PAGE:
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How to build a butterfly garden

How to attract monarch butterflies to your backyard — and help save the endangered species

  • Nov 30, 2013
  • 862 words
  • 4 minutes
Yarrow, echinacea, prairie clover, and ratibida are effective at attracting butterflies. Expand Image

The monarch butterfly begins its multi-generational migration between August and mid-October each year. On its long journey it depends on the nectar of wildflowers for energy and fat, and the leaves of milkweed for egg-laying.

Loss of breeding habitat due to urbanization, logging and agricultural development and the extensive use of pesticides and herbicides are major threats to the species. Butterfly gardens in residential areas can’t supplant important natural habitat, “but even a small plot of native perennials will go a long way in helping monarchs and many of Canada’s other butterflies,” says Sarah Coulber, backyard habitat program coordinator for the Canadian Wildlife Federation. “A colourful patch of native and heirloom plants can delight you and your neighbours as well as provide critical food for resident and travelling butterflies.”

Location, location, location

Start by identifying a sunny area that’s also somewhat sheltered from the wind. Butterflies rely on sunlight to regulate their temperature and for energy for flying and foraging.

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Common milkweed (Photo: Sarah Coulber/Canadian Wildlife Federation)

The only option for a growing monarch

Milkweed is crucial — in fact, the survival of this butterfly depends on its abundance. Once hatched, a monarch caterpillar will munch the plant unceasingly (and exclusively) for nine to 18 days, growing to 2,700 times its newly-hatched size. At that point it forms a light-green chrysalis and hangs upside-down for another nine to 18 days before emerging with a fresh pair of wings. Those eye-catching appendages are also warning signs: adult monarchs store the poison from the milkweed’s white juice in their bodies throughout their lives. It makes them foul-tasting and somewhat toxic to potential predators.

The milkweeds (plants of the genus Asclepias), include common milkweed, butterfly weed and swamp milkweed in Eastern Canada, and showy milkweed and green milkweed in Western Canada. These perennials grow in every Canadian province except for Newfoundland and Labrador. They’re easy to grow from seeds — mature pods can be collected in the wild in early fall, or seed packets can be purchased at certain gardening centres. Plant in the spring as soon as temperatures reach 15 C or warmer.

Common milkweed, especially, can spread aggressively, so it can be better suited to large plots than small urban spots. Each of the milkweeds requires slightly different conditions to grow, well, like a weed, so bear these differences in mind when planting. Swamp milkweed, as its name implies, loves moister conditions with full sun, which is why it grows along riverbanks. Butterfly weed, conversely, thrives in well-drained, sandy soil.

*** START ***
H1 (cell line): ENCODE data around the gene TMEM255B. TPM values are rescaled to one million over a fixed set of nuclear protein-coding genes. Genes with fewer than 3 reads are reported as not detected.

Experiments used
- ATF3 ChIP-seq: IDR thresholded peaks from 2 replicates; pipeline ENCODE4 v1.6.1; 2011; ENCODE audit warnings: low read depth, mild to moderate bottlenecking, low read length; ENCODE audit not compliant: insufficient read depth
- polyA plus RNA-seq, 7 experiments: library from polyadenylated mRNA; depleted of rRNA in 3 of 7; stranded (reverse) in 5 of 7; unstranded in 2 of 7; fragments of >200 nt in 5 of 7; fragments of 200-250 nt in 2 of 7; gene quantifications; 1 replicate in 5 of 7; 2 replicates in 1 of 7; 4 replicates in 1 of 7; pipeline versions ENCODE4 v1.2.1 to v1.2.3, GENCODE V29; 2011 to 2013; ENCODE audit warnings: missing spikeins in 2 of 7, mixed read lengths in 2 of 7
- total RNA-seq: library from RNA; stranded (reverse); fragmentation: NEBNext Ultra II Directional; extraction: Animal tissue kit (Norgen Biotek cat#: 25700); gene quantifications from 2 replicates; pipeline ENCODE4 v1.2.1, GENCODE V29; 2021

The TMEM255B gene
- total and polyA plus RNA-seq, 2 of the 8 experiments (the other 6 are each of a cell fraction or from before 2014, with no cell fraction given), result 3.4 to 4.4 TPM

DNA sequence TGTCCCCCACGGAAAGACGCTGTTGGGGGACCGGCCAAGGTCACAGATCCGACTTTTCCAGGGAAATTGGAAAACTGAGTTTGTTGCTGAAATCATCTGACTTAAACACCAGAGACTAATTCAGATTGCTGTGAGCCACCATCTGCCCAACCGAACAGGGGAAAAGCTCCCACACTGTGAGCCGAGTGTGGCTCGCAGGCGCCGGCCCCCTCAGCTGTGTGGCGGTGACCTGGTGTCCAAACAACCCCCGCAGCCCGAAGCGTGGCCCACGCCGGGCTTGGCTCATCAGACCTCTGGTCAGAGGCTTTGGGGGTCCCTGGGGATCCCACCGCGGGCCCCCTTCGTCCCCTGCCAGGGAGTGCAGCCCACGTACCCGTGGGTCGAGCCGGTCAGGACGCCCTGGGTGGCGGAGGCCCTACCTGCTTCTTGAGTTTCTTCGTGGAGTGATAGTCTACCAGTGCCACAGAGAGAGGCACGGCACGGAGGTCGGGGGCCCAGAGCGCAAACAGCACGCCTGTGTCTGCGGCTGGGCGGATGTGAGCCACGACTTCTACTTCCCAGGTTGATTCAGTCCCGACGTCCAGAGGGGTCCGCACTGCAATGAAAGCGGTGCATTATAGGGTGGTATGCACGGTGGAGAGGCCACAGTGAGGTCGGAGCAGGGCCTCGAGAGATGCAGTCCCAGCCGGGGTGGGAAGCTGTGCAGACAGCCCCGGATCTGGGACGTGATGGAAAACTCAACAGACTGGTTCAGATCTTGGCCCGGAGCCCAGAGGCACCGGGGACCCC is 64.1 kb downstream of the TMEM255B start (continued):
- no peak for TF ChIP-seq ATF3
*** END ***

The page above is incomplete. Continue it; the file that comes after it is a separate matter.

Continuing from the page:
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New England aster (Photo: Sarah Coulber/Canadian Wildlife Federation)

Sweet, sweet nectar

For their all-liquid diet, adult monarchs, like many butterflies, prefer the nectar of brightly coloured flowers, usually in purples, pinks, yellows and whites (perhaps because butterflies have the widest visual spectrum in the animal kingdom). Monarchs, and other butterflies, will flock to gardens with an array of blooms, especially if those blooms have been clustered together to draw attention to the plants. Plant species strategically so the patch is full of flowers throughout the entire growing season.

Some of the monarch’s favourite blossoms are Canadian goldenrod (not to be confused with ragweed, which is the real allergy-culprit), wild bergamot, New England aster, black-eyed Susan, common yarrow and boneset.

Other tricks

“in general,” says Coulber, “maintain your property in an earth-friendly manner, in part by avoiding the use of harsh chemicals and mirroring nature instead.” And a few simple elements can be added to a butterfly garden that will support both local and migratory butterflies, and will improve the likelihood that a large number of monarchs will visit and lay their eggs in your garden:

  • A shallow source of water, whether a bird bath or plate, will give butterflies a spot to rest and slake their thirst. Try partially submerging stones to provide perches for the insects while they drink.
  • Large stones provide good landing pads and ideal warm spots for absorbing the sun’s energy. Place a few around the garden in areas sheltered by surrounding plants.
  • “Mud-puddling” is a behaviour observed mainly in male butterflies. They sit on damp soil and extract minerals with the moisture that are necessary to their reproductive success. Sink a pan, filled with a mixture of garden soil, sand and rich manure, in the garden and keep it thoroughly moist throughout the summer.
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Swamp milkweed (Photo: Sarah Coulber/Canadian Wildlife Federation)

Come one, come all

Your butterfly garden, of course, will attract more than just monarchs — there are nearly 300 butterfly species in Canada, and all play an important role as pollinators. Planting a wide variety of butterfly-friendly plants will make for a vibrant garden that can be home to a spectacular assortment of the graceful insects.

A few reliable options are dill, fennel, carrots and parsley for black swallowtails, violets for fritillaries, wormwood, sunflowers and even thistles for painted ladies, and nettles for red admirals.

For additional information about suitable plant species and even more guidelines for planting a flourishing butterfly garden, visit the Canadian Wildlife Federation.


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